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The arrival of World Cup racing in North America has brought tremendous excitement to the United States and Canada. It has also brought a surprise: as the cross-country world assembled in Canmore, Alberta, fans expected to be treated to a ten kilometer individual start Freestyle race today. What they received instead was a 15 kilometer Freestyle Mass Start. The reason for the change was in part due to the logistical challenges of races being held in North America. FIS’ official timer—Swiss Timing—was counting on having all of its equipment shipped from Europe to North America; however, that plan was disrupted by strikes in Europe, resulting in tons of equipment lying stuck in transit. The originally planned Individual Start format posed a particular difficulty for the equipment shortage. So, at the last minute, organizers rejiggered the program and changed the format to a Mass Start.
For the women’s race, regardless of the format, the question was still the same: would anyone be able to catch Jessie Diggins (USA) in the hunt for the overall Crystal Globe competition? Coming into the race, Diggins had a 283 point lead over Linn Svahn (SWE). Diggins’ teammate Rosie Brennan is in a fight for the podium in the Overall competition sitting 71 points behind Frida Karlsson (SWE) for third place. However, the competition for the Distance championship is even tighter. Diggins has a commanding lead over Brennan who is in second. But Brennan has only an eight point lead over Victoria Carl (GER), and only 18 points over Ebba Andersson (SWE). With every point being critical, the format change tossed a wild card into the mix.
Diggins was clearly looking forward to the race. “I’ve been looking forward to this, like pretty much all our athletes, for a very long time. I have great memories of Canmore, I love being here.”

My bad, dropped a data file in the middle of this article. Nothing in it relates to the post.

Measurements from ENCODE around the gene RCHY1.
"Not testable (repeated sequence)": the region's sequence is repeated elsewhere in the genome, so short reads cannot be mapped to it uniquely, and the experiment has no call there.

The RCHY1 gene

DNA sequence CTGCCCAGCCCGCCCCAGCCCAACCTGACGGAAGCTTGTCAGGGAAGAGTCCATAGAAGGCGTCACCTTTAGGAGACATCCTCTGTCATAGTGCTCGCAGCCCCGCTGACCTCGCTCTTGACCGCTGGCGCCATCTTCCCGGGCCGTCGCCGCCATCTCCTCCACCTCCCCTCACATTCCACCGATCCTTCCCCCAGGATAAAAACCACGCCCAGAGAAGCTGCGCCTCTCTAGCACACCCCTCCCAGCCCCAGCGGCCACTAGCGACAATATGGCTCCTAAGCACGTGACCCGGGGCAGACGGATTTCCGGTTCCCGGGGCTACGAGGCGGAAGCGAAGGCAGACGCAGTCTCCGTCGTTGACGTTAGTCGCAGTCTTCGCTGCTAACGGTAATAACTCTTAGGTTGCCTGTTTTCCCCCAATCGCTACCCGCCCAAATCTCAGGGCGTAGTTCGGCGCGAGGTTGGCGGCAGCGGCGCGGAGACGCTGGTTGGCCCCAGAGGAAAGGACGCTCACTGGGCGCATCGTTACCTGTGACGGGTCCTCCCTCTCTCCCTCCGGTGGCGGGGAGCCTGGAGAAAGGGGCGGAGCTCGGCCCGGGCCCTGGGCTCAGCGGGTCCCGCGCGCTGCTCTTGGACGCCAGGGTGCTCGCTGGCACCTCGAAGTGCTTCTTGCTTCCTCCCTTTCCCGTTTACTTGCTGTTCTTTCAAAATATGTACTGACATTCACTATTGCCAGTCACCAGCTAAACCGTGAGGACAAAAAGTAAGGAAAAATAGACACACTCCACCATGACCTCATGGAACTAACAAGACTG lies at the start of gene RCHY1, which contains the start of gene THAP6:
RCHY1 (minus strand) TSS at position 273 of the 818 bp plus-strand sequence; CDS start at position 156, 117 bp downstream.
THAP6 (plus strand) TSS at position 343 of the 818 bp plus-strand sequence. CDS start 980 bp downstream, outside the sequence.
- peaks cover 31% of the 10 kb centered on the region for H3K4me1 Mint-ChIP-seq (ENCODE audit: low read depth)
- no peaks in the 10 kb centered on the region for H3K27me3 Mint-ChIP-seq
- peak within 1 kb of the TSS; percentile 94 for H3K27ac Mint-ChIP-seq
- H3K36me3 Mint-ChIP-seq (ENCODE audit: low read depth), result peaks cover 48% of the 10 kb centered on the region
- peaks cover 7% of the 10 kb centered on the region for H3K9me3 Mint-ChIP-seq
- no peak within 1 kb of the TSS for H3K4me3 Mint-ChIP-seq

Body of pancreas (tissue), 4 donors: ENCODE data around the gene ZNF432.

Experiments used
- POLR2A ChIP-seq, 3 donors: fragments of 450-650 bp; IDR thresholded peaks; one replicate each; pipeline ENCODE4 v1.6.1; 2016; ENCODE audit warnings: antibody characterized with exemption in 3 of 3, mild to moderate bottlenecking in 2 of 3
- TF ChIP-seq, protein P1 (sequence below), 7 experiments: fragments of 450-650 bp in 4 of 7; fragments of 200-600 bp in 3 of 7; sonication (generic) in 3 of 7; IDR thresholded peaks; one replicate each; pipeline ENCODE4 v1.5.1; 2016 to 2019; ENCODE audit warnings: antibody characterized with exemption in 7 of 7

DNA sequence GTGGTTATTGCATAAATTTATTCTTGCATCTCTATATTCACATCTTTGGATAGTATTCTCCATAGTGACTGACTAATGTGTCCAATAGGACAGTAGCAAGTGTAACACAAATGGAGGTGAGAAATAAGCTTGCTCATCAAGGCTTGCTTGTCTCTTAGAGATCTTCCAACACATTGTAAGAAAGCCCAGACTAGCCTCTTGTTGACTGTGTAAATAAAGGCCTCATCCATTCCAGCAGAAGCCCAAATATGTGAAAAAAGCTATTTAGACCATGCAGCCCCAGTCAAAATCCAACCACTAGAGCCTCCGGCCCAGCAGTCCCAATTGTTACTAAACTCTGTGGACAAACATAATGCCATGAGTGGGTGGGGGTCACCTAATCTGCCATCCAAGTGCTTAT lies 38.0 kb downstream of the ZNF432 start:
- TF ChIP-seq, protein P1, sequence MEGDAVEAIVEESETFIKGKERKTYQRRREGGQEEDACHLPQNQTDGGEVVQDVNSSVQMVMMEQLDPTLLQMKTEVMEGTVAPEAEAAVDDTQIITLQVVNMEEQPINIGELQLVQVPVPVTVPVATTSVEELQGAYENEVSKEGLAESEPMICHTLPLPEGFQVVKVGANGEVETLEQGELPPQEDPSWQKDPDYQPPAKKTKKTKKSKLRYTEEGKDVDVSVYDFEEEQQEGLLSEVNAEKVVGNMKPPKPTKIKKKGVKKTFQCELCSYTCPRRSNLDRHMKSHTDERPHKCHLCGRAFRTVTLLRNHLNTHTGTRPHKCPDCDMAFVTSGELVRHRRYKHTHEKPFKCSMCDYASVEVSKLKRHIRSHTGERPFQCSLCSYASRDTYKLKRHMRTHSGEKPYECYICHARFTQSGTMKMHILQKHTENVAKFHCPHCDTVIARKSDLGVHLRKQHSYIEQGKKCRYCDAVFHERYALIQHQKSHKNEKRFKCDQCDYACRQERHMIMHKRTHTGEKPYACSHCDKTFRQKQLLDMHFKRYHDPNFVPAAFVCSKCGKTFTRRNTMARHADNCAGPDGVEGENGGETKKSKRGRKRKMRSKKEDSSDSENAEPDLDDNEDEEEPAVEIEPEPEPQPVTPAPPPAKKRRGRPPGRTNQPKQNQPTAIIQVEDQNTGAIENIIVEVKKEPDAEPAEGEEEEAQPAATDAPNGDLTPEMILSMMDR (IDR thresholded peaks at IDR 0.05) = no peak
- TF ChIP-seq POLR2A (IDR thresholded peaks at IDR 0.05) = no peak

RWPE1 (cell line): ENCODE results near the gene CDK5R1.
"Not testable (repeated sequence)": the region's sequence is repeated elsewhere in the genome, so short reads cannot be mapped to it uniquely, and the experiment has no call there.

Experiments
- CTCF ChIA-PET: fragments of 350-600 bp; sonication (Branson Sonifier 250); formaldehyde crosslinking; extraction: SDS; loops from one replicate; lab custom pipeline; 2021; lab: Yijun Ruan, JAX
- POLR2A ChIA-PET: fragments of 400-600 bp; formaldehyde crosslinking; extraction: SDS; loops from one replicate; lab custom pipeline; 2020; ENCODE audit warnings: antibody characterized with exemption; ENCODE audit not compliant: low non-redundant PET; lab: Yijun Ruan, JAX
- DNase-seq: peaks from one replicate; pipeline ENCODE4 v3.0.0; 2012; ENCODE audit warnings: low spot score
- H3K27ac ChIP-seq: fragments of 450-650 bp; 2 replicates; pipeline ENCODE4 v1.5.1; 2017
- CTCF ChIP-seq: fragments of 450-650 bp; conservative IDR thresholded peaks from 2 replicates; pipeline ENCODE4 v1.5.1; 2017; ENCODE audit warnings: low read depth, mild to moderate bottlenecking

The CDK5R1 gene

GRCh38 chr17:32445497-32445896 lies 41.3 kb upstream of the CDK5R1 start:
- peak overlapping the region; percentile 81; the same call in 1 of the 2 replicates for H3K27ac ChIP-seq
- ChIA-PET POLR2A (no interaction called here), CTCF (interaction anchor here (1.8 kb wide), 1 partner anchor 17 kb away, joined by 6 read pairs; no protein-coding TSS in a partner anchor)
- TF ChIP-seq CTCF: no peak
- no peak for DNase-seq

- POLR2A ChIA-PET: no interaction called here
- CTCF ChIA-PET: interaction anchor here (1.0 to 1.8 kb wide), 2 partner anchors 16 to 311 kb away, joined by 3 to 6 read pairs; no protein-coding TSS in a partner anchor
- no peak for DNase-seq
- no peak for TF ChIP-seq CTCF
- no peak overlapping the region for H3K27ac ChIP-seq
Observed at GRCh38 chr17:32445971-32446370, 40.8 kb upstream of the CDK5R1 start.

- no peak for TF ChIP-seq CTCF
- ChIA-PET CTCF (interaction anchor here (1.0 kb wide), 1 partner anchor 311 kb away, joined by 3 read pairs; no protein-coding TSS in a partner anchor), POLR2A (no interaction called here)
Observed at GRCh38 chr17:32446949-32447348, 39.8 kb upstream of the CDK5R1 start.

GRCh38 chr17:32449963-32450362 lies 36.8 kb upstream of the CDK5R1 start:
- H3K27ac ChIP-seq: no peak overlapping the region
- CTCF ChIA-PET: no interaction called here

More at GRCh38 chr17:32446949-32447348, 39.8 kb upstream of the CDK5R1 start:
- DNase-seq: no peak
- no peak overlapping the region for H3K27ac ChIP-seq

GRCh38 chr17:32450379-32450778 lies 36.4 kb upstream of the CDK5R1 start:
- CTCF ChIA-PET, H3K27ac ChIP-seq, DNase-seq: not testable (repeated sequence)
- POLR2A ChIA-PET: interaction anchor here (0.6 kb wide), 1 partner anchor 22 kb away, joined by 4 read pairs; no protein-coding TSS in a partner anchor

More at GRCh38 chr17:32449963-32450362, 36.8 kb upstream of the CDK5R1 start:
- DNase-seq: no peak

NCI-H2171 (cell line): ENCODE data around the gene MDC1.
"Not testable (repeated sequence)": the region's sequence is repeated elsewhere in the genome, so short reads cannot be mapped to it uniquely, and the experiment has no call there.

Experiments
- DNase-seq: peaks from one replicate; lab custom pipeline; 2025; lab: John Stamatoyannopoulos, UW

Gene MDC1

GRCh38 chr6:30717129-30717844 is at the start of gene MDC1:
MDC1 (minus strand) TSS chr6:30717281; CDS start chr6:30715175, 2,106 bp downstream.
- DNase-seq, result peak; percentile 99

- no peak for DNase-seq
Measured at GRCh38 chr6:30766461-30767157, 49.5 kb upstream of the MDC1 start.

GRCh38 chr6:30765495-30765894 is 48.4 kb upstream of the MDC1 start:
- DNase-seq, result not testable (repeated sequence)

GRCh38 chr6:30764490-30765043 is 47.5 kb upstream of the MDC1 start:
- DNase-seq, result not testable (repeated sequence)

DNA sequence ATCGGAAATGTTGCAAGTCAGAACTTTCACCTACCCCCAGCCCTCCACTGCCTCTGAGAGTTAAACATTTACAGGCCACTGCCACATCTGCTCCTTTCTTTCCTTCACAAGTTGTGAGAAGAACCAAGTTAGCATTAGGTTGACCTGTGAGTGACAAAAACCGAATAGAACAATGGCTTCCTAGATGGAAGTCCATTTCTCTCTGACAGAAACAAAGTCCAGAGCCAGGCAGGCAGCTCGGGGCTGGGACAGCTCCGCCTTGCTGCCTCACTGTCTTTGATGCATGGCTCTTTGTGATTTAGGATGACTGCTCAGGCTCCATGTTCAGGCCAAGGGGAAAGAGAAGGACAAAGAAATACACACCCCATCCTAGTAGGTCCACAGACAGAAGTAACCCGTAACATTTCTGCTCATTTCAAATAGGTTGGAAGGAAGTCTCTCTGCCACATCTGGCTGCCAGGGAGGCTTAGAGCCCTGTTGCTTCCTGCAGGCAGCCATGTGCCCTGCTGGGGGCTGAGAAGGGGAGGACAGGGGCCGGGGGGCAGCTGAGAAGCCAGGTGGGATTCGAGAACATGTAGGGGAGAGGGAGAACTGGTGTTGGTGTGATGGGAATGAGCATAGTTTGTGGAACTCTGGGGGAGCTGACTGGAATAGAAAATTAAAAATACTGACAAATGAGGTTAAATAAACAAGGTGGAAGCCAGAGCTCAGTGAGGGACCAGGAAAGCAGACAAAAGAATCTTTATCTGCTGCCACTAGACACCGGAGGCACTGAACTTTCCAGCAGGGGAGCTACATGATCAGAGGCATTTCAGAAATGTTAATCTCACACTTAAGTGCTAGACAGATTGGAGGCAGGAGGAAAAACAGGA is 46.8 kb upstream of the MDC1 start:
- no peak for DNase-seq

So, ready or not, the race goes on and the fight for the Crystal Globes continues. After all of the timing issues had been sorted, it was Jessie Diggins taking the win ahead of Delphine Claudel (FRA) in second, and Heidi Weng (NOR) third.
Weng also appreciated being in North America. “It’s one of my favorite stretches in the World Cup,” she said. “I like this track … for me, it’s perfect conditions. I really like this place.”
Other American finishers were Sophia Laukli eighth, Rosie Brennan 15th, Julia Kern 19th, Sydney Palmer-Leger 25th, Margie Freed 29th, Mariah Bredal 30th, Lauren Jortberg 35th, Alexandra Lawson 36th, Emma Albrecht 40th, and Alayna Sonnesyn 43rd. Erin Bianco did not finish.
The top Canadian was Anna Parent 41st. Anna Stewart was 44th, Elie-Anne Tremblay 45th, Katya Semeniuk 46th, and Maeve Macleod 47th. Katherine Stewart-Jones and Olivia Bouffard-Nesbitt did not start.
Women’s 15 k Freestyle Mass Start
With both Canada and the United States fielding extra skiers due to the allocation allotted to host nations, the course was awash with various shades of red, white, and blue. The changed race format would also mean a change of strategy as pack tactics were now in play. Being the World Cup leader, Diggins was in the front from the start where she wasted no time applying a quick pace to the field. She was quickly joined by Carl and Karlsson who had been skiing extremely well prior to the long break for travel to North America. The lingering question was whether Karlsson could maintain that form after time off and traveling?
It didn’t take long for Carl to push to the front to try and become the pace setter. She was joined by Karlsson and Andersson. At the 4.7-kilometer mark, the pace slowed considerably with Karlsson and Andersson at the front; the pack consolidated.